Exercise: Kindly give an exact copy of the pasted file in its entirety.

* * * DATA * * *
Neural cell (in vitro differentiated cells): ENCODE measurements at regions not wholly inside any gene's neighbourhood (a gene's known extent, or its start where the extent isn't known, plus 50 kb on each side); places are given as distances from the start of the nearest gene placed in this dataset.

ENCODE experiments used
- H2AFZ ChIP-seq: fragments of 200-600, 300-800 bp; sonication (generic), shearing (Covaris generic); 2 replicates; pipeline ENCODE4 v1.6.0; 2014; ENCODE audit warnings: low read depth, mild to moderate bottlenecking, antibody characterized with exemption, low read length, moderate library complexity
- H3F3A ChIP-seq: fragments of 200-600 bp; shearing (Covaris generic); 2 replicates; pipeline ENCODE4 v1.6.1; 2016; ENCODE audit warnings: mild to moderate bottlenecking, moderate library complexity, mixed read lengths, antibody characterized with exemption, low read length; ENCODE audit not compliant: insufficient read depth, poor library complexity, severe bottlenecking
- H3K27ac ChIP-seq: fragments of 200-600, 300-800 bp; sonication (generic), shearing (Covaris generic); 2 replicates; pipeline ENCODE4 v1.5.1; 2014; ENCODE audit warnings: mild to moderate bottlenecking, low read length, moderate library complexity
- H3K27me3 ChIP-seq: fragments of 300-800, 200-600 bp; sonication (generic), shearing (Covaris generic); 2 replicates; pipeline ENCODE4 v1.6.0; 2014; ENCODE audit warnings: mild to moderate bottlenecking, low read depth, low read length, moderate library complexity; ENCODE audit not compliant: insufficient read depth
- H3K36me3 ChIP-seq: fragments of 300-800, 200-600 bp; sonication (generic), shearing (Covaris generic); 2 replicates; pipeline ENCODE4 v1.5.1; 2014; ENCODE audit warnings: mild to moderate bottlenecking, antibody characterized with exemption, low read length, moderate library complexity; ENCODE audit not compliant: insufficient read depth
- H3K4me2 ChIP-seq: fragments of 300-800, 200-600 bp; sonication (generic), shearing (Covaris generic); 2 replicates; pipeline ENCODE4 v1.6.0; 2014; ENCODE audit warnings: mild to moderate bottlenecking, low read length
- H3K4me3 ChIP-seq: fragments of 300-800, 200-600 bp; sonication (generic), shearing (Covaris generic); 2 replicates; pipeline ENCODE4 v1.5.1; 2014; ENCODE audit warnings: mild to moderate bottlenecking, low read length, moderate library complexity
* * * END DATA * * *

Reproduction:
Neural cell (in vitro differentiated cells): ENCODE measurements at regions not wholly inside any gene's neighbourhood (a gene's known extent, or its start where the extent isn't known, plus 50 kb on each side); places are given as distances from the start of the nearest gene placed in this dataset.

ENCODE experiments used
- H2AFZ ChIP-seq: fragments of 200-600, 300-800 bp; sonication (generic), shearing (Covaris generic); 2 replicates; pipeline ENCODE4 v1.6.0; 2014; ENCODE audit warnings: low read depth, mild to moderate bottlenecking, antibody characterized with exemption, low read length, moderate library complexity
- H3F3A ChIP-seq: fragments of 200-600 bp; shearing (Covaris generic); 2 replicates; pipeline ENCODE4 v1.6.1; 2016; ENCODE audit warnings: mild to moderate bottlenecking, moderate library complexity, mixed read lengths, antibody characterized with exemption, low read length; ENCODE audit not compliant: insufficient read depth, poor library complexity, severe bottlenecking
- H3K27ac ChIP-seq: fragments of 200-600, 300-800 bp; sonication (generic), shearing (Covaris generic); 2 replicates; pipeline ENCODE4 v1.5.1; 2014; ENCODE audit warnings: mild to moderate bottlenecking, low read length, moderate library complexity
- H3K27me3 ChIP-seq: fragments of 300-800, 200-600 bp; sonication (generic), shearing (Covaris generic); 2 replicates; pipeline ENCODE4 v1.6.0; 2014; ENCODE audit warnings: mild to moderate bottlenecking, low read depth, low read length, moderate library complexity; ENCODE audit not compliant: insufficient read depth
- H3K36me3 ChIP-seq: fragments of 300-800, 200-600 bp; sonication (generic), shearing (Covaris generic); 2 replicates; pipeline ENCODE4 v1.5.1; 2014; ENCODE audit warnings: mild to moderate bottlenecking, antibody characterized with exemption, low read length, moderate library complexity; ENCODE audit not compliant: insufficient read depth
- H3K4me2 ChIP-seq: fragments of 300-800, 200-600 bp; sonication (generic), shearing (Covaris generic); 2 replicates; pipeline ENCODE4 v1.6.0; 2014; ENCODE audit warnings: mild to moderate bottlenecking, low read length
- H3K4me3 ChIP-seq: fragments of 300-800, 200-600 bp; sonication (generic), shearing (Covaris generic); 2 replicates; pipeline ENCODE4 v1.5.1; 2014; ENCODE audit warnings: mild to moderate bottlenecking, low read length, moderate library complexity